In a controversial lengthy statement that has sparked off public debate, the Catholic Church in Vatican, Rome, announced that it could not bless same-sex marriages, saying that “God Does Not and Cannot Bless Sin.”
The statement, which was approved by the Pope came out as a huge blow to many who believed that same-sex marriages needed to be embraced by the church.
“It is not licit to impart a blessing on relationships or partnerships, even stable, that involve sexual activity outside of marriage, as is the case of the unions between persons of the same sex,” the statement said.
The announcement was bad news for the gay catholic people, who had hoped that the Pope would consummate same-sex unions following his statements in a documentary that was released last year.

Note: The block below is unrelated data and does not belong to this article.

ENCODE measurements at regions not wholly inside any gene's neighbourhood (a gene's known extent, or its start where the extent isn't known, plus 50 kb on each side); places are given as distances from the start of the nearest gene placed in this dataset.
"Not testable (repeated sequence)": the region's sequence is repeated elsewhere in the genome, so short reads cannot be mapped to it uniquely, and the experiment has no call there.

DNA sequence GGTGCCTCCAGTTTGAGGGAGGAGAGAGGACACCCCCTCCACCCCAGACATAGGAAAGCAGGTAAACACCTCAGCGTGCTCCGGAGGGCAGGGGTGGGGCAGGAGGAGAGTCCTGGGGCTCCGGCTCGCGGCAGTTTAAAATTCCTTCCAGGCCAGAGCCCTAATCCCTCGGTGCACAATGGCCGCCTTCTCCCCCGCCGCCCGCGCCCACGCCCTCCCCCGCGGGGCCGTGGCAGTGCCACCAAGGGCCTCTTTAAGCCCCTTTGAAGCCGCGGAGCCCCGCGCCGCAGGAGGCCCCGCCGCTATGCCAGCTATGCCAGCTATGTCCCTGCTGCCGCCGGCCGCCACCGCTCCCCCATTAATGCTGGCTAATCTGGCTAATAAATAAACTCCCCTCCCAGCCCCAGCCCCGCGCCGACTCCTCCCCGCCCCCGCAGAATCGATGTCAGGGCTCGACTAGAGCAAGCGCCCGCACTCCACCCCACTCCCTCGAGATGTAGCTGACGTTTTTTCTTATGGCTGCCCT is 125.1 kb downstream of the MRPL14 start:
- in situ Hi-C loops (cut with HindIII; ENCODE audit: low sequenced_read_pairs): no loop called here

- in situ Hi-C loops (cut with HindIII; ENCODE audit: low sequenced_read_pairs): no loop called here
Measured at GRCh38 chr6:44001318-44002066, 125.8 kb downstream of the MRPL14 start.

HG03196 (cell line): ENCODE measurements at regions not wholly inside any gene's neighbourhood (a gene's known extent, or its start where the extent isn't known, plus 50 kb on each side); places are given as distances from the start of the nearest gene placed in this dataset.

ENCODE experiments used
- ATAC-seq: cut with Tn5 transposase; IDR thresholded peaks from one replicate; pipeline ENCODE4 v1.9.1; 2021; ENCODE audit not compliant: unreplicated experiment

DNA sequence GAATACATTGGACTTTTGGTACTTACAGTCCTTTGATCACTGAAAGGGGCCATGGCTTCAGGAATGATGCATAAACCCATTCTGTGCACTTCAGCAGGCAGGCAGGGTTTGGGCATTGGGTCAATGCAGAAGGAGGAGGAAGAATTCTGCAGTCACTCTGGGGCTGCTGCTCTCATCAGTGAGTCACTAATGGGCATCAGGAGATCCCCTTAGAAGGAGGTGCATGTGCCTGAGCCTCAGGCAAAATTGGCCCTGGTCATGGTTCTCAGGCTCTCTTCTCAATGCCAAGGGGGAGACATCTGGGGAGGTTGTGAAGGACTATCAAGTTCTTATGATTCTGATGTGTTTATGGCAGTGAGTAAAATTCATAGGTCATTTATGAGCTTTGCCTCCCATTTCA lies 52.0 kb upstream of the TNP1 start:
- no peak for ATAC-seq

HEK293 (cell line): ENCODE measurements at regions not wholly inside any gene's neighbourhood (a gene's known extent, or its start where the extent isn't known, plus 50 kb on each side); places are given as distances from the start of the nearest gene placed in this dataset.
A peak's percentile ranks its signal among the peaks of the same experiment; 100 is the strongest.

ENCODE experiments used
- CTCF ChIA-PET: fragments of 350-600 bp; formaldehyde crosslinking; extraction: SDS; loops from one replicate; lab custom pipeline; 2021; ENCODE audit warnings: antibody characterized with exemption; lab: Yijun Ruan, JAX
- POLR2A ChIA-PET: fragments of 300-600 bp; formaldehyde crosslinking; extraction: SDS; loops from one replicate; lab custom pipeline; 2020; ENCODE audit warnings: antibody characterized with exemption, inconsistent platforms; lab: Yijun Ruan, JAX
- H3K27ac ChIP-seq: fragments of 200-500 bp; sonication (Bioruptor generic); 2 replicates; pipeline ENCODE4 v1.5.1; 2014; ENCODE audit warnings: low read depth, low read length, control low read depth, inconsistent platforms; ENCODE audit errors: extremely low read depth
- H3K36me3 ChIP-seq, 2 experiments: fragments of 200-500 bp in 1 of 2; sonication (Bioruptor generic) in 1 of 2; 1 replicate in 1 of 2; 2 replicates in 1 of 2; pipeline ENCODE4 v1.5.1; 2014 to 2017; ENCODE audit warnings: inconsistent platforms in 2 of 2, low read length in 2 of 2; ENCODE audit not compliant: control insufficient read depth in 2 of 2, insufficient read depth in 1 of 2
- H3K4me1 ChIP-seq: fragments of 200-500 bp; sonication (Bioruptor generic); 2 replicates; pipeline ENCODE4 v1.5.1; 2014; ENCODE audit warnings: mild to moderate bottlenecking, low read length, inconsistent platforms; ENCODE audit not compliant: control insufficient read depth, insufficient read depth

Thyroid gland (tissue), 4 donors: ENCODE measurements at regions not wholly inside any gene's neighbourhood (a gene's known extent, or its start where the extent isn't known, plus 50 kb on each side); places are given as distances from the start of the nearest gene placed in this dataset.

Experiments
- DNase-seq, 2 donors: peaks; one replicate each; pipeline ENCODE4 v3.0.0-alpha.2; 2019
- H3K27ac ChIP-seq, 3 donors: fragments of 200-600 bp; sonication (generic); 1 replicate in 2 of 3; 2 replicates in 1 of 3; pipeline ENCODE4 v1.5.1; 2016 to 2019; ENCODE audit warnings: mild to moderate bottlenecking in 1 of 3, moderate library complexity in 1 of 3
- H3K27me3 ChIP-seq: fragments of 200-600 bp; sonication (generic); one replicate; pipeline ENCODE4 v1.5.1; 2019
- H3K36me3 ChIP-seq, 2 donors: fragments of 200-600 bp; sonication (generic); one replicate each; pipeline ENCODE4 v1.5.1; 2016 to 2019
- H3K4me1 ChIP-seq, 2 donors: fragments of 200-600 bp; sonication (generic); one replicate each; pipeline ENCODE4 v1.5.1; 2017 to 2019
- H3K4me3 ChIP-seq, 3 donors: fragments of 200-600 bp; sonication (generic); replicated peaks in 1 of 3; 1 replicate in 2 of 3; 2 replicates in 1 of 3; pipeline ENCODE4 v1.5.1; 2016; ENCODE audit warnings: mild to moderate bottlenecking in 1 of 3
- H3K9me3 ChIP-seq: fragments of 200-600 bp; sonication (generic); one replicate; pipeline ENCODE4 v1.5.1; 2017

In the documentary, Pope Francis mentioned that “Homosexual people have a right to be in a family. They’re children of God and have a right to a family. Nobody should be thrown out or be made miserable over it,” adding that “What we have to create is a civil union law. That way they are legally covered.”
However, the Pope quickly rowed back from those remarks, saying they had been taken out of context and did not indicate a change in doctrine.
The released statement says that gays and lesbians, as individuals, may receive a blessing if they live according to Church teaching. But blessing same-sex unions, the Vatican said, would send a sign that the Catholic Church approves and encourages “a choice and a way of life that cannot be recognized as objectively ordered to the revealed plans of God.”
The Catholic Church stands to lose a number of its followers among the LGBTQ community, who are mostly comprised of young people.
The critics of this move cite several other things to back their stance including the sexual abuse claims against the Vatican institution and the failure of the Catholic Church to embrace gender equality. In what seemed like a bitter-sweet reform back in 2011, Pope Francis said women could read at the altar, but could never become priests.